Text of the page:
Creating a consistent employee experience anywhere in the world.
Webber Kerr’s President Adam Lloyd meets with Kurt Ochalla, former Senior Director of Global Portfolio Management at Philips, as they discuss global expansion, and engaging with consistency in various regions around the world. It’s about finding a balance between company brands and cultural adaptation, and of course enough coffee.
Kurt is a global executive who has spent over 20 years leading real estate initiatives in Fortune 500 companies, as an end user with Philips, and as a consultant with top tier consulting firms. Most recently, he had overall responsibility for Philips’ global real estate performance across 900 properties located in 80 countries and was the leader of the Global Portfolio Center of Excellence.
AL: Kurt, you were responsible for Philips’ performance across 80 different countries, how do you represent one “Philips” in such varying regions? Where did you start to establish this when first entering new markets?
KO: One thing I have learned over the years in providing consulting services to many different Fortune 500 companies is that a “one size fits all” approach is difficult to implement across a global organization.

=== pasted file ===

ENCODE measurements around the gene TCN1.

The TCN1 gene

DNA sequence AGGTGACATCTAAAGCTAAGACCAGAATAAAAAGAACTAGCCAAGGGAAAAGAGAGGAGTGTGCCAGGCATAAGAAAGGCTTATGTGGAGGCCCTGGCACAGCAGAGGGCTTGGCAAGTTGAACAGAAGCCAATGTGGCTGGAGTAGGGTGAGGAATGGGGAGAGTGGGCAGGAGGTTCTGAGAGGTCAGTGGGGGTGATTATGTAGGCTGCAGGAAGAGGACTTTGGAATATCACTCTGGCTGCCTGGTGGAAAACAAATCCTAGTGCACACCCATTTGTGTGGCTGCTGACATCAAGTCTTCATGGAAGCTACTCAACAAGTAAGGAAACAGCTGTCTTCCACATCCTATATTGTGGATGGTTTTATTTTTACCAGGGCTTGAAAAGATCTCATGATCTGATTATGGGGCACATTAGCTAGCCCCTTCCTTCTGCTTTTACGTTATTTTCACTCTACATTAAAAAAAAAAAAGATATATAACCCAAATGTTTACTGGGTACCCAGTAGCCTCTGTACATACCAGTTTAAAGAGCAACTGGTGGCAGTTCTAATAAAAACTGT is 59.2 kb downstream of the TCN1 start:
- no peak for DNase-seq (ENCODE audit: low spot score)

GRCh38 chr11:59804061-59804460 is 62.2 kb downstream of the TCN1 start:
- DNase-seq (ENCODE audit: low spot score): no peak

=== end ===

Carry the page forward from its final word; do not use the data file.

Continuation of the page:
In multinationals that have primarily grown through acquisition, you tend to inherit a wide variety of spaces, in both quality and configuration. This creates a challenge when attempting to provide consistent branding across such a diverse portfolio. In my experience, the M&A integration timeline can vary greatly across different companies, with some making changes within 6-12 months of acquisition while others may let the acquired company operate independently and maintain their own identify for several years.
From a performance management perspective, there are a number of ways to achieve improved cost metrics that provide flexibility across different cultures. I tend to focus on Total Cost of Occupancy (TCO) / User, which has multiple components to it. From a pure calculation standpoint it looks like this: